A state of limbo. That’s kind of where the Connect to Compete (C2C) program has been for since it was announced last fall. While participating companies both large and small were getting their proverbial ducks in a row, preparing for the official launch of the program, consumers have found themselves wondering how to sign up for the affordable internet service rates the program promised to deliver.
A brief side note: If you’ve tried to sign up for the program and have been turned away by any of the announced participating internet providers, you’re not alone. We recently called one of the major national participants to ask about the program, but the company’s representative hemmed and hawed and finally said, “We’re not allowed to talk about it yet.” If CheapInternet.com, the nation’s leading source of information on Connect to Compete has trouble ferreting out information on the program, we can only imagine how difficult it must be for ordinary consumers to research the subject.
But now the floodgates are about to open as Connect to Compete launches an advertising campaign touting its remarkable $9.95 per month internet service. A recent press release announced that the informational campaign will launch in January 2013. It’s been designed to promote the importance of digital literacy in today’s world, and to motive single adults and families to access a wide array of free resources and training.
In case you’re not yet familiar with Connect to Compete, here’s the scoop: It’s a private, nonprofit corporation that has been tasked with harnessing the power of the Internet to improve the lives of America’s poor and to enhance their ability to thrive in today’s interconnected world.
The people behind Connect to Compete’s cheap internet access program say that digital literacy will make it easier for low income Americans to compete for jobs and to access health care, education and government assistance.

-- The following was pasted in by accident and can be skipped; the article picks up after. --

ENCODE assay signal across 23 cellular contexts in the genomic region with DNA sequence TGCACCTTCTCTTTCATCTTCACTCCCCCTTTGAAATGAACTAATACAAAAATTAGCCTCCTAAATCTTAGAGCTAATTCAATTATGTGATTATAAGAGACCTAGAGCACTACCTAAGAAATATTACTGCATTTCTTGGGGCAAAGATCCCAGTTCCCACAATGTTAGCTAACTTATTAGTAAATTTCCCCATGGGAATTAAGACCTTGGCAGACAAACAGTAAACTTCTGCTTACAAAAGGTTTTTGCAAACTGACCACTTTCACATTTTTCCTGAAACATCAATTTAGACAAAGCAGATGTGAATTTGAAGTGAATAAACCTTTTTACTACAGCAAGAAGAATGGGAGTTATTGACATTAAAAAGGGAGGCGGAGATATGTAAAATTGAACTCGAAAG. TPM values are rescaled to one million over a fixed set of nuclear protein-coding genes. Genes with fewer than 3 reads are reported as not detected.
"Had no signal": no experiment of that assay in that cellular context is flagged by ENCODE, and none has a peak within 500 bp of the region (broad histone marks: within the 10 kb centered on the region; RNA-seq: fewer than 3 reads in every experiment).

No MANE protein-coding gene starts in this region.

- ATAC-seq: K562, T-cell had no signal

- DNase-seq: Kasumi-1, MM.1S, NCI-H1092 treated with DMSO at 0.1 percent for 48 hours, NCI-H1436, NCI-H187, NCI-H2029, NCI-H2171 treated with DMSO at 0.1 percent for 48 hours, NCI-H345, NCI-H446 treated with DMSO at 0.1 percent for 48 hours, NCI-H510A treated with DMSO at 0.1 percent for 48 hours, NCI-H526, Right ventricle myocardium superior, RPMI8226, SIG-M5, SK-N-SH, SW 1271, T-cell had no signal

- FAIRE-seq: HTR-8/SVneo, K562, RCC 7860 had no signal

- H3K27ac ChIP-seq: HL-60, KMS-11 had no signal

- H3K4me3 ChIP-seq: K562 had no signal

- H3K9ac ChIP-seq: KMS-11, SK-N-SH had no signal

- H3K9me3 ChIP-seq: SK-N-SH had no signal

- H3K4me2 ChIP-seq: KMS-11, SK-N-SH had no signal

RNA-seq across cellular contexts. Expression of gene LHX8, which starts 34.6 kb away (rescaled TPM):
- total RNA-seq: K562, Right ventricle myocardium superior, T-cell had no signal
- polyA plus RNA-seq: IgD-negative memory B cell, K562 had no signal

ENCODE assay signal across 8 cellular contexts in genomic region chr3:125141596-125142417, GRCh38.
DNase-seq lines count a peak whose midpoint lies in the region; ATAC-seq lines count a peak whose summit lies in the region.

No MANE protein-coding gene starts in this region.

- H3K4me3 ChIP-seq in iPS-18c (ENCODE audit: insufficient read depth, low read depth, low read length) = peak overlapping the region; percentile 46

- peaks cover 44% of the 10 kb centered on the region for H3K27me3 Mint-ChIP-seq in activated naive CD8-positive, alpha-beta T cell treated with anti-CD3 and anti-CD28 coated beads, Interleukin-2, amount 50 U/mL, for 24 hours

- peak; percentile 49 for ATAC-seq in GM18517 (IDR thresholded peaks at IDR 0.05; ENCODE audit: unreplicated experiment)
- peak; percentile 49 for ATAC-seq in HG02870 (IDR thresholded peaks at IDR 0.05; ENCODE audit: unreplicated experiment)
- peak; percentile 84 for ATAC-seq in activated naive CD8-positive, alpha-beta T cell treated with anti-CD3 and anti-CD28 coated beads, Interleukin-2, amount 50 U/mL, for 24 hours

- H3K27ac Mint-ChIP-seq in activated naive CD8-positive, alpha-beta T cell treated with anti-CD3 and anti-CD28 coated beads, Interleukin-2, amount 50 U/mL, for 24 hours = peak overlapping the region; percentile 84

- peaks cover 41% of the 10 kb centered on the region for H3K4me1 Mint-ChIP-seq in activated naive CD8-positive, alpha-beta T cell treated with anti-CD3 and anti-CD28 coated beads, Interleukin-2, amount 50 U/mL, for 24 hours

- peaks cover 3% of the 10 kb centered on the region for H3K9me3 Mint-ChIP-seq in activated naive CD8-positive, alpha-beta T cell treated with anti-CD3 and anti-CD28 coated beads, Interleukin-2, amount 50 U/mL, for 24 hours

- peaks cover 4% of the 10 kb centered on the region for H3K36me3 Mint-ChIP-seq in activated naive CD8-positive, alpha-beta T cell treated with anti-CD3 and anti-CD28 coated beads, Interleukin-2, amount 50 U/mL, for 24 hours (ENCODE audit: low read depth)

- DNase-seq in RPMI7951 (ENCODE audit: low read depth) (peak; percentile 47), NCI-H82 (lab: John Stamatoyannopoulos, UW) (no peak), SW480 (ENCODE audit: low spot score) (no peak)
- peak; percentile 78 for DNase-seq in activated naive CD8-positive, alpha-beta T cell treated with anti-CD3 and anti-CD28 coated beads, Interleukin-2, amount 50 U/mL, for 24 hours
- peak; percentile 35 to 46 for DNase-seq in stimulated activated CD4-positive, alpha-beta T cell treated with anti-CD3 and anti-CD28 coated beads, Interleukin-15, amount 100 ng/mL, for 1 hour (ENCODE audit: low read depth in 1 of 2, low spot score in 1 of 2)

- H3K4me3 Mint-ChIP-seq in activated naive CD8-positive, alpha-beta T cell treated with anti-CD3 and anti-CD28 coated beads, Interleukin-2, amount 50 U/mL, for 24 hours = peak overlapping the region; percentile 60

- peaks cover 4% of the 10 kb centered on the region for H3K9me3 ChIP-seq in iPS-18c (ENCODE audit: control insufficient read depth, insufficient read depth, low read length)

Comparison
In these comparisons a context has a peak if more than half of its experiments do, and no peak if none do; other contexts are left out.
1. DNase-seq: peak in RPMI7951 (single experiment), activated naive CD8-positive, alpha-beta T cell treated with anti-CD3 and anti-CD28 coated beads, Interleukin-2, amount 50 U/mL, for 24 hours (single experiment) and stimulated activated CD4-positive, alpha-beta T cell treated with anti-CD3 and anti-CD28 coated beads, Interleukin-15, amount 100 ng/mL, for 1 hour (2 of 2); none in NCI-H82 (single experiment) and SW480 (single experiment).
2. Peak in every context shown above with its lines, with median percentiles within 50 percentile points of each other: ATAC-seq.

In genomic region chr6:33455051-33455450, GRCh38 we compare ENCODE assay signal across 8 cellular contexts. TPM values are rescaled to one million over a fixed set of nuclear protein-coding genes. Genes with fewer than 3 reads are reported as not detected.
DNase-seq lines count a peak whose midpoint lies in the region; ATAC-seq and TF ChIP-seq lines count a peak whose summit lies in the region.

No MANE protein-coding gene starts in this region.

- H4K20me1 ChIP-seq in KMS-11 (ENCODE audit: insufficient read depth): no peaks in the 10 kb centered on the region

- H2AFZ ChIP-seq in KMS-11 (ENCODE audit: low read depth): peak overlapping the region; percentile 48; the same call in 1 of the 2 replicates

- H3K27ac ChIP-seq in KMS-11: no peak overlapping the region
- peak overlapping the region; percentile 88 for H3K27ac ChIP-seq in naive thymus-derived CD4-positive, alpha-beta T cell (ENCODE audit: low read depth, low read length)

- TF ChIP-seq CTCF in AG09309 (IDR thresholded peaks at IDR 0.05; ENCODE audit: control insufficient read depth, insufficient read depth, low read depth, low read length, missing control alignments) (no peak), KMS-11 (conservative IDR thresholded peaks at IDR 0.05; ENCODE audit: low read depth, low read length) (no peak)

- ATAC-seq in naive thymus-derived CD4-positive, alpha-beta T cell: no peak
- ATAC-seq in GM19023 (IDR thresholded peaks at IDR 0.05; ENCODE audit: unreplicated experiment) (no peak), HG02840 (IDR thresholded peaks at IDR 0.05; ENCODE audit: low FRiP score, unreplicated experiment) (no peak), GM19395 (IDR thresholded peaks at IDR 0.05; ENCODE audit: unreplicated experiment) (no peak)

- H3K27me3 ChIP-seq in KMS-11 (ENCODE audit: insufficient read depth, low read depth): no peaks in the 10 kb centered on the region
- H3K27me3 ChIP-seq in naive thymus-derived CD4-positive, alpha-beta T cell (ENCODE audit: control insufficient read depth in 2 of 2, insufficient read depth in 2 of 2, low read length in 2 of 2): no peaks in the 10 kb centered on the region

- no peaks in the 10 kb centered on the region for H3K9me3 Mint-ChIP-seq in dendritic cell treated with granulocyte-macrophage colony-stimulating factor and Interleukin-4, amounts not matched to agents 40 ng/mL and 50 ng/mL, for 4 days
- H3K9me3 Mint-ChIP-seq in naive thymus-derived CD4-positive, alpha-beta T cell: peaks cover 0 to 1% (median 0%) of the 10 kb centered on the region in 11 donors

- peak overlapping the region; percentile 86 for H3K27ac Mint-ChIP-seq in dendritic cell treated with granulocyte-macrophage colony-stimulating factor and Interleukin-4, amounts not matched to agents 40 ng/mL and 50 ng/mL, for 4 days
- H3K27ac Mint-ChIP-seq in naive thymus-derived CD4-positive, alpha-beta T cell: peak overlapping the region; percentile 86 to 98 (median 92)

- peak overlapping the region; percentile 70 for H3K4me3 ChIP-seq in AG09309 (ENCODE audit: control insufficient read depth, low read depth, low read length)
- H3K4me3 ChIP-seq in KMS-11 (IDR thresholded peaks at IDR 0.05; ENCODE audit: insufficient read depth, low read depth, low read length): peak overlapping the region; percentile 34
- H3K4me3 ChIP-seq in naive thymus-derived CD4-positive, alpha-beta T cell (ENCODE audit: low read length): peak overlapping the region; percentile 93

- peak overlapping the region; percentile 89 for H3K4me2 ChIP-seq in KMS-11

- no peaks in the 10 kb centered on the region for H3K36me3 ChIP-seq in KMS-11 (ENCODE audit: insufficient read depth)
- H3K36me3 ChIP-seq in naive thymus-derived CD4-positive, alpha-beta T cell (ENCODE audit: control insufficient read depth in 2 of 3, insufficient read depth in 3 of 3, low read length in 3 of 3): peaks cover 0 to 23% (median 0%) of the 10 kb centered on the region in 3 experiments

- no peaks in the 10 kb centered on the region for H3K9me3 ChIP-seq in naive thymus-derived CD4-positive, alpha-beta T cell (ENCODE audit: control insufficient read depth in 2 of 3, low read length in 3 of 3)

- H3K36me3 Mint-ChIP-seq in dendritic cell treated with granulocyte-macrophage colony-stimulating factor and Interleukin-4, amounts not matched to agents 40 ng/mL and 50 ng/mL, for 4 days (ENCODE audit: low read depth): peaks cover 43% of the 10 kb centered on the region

Here’s a shocking statistic: However, more than 20% of American adults say they do not use the Internet. To put it another way, that means 60 million American adults are digitally illiterate.
“Neither the public sector, private sector, nor the nonprofit sector alone can tackle the broadband adoption gap and unleash the benefits of high-speed Internet for the 66 million Americans who don’t have the basic digital literacy skills to find a job online or access educational content. That’s just not acceptable in this day and age, where connectivity is essential,” Federal Communications Commission Chairman Julius Genachowski said. “Partnerships across sectors are an important part of the solution. This campaign will help connect millions more Americans to broadband, and empower them to reap the benefits of the 21st century digital economy.”
More good news: You may be able to sign up for Connect to Compete in the very near future. Beginning in fall 2012, Connect to Compete will begin offering low-cost broadband in large parts of the country. Even better, they expect to begin offering the service nationwide by January 2013.
Connect to Compete will offer $9.95 broadband internet access, computer training and $150 refurbished computers. The only qualification: A student in the household must participate in the free school lunch program.